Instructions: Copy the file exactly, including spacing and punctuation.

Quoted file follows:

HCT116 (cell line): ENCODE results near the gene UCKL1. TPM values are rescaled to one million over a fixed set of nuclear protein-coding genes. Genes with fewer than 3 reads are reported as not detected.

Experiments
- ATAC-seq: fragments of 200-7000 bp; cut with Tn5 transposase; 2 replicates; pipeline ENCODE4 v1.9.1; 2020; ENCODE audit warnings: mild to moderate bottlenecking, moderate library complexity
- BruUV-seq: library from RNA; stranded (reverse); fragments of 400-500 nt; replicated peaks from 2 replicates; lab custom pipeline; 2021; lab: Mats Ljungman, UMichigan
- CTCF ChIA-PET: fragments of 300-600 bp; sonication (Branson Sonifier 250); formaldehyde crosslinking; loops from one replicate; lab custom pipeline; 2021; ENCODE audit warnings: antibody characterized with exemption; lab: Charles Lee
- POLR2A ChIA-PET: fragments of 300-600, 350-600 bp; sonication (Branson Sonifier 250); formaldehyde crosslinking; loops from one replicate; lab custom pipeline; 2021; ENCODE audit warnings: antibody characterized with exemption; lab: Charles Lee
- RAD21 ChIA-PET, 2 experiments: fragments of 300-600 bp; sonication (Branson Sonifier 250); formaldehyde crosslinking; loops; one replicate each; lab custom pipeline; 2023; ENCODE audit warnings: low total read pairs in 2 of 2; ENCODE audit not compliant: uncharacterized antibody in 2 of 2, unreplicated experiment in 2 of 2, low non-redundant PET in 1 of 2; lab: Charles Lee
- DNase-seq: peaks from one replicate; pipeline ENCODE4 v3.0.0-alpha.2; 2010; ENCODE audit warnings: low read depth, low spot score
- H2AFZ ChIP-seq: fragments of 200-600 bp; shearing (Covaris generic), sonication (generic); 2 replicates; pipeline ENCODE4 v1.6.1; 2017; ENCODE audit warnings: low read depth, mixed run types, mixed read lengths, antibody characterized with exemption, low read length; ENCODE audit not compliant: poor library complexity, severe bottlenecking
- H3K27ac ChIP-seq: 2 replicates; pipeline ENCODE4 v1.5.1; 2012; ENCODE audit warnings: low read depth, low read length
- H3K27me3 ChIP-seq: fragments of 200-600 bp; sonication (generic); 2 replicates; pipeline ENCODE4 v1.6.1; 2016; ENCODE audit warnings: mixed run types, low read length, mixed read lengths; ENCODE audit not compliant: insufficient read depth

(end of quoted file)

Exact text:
HCT116 (cell line): ENCODE results near the gene UCKL1. TPM values are rescaled to one million over a fixed set of nuclear protein-coding genes. Genes with fewer than 3 reads are reported as not detected.

Experiments
- ATAC-seq: fragments of 200-7000 bp; cut with Tn5 transposase; 2 replicates; pipeline ENCODE4 v1.9.1; 2020; ENCODE audit warnings: mild to moderate bottlenecking, moderate library complexity
- BruUV-seq: library from RNA; stranded (reverse); fragments of 400-500 nt; replicated peaks from 2 replicates; lab custom pipeline; 2021; lab: Mats Ljungman, UMichigan
- CTCF ChIA-PET: fragments of 300-600 bp; sonication (Branson Sonifier 250); formaldehyde crosslinking; loops from one replicate; lab custom pipeline; 2021; ENCODE audit warnings: antibody characterized with exemption; lab: Charles Lee
- POLR2A ChIA-PET: fragments of 300-600, 350-600 bp; sonication (Branson Sonifier 250); formaldehyde crosslinking; loops from one replicate; lab custom pipeline; 2021; ENCODE audit warnings: antibody characterized with exemption; lab: Charles Lee
- RAD21 ChIA-PET, 2 experiments: fragments of 300-600 bp; sonication (Branson Sonifier 250); formaldehyde crosslinking; loops; one replicate each; lab custom pipeline; 2023; ENCODE audit warnings: low total read pairs in 2 of 2; ENCODE audit not compliant: uncharacterized antibody in 2 of 2, unreplicated experiment in 2 of 2, low non-redundant PET in 1 of 2; lab: Charles Lee
- DNase-seq: peaks from one replicate; pipeline ENCODE4 v3.0.0-alpha.2; 2010; ENCODE audit warnings: low read depth, low spot score
- H2AFZ ChIP-seq: fragments of 200-600 bp; shearing (Covaris generic), sonication (generic); 2 replicates; pipeline ENCODE4 v1.6.1; 2017; ENCODE audit warnings: low read depth, mixed run types, mixed read lengths, antibody characterized with exemption, low read length; ENCODE audit not compliant: poor library complexity, severe bottlenecking
- H3K27ac ChIP-seq: 2 replicates; pipeline ENCODE4 v1.5.1; 2012; ENCODE audit warnings: low read depth, low read length
- H3K27me3 ChIP-seq: fragments of 200-600 bp; sonication (generic); 2 replicates; pipeline ENCODE4 v1.6.1; 2016; ENCODE audit warnings: mixed run types, low read length, mixed read lengths; ENCODE audit not compliant: insufficient read depth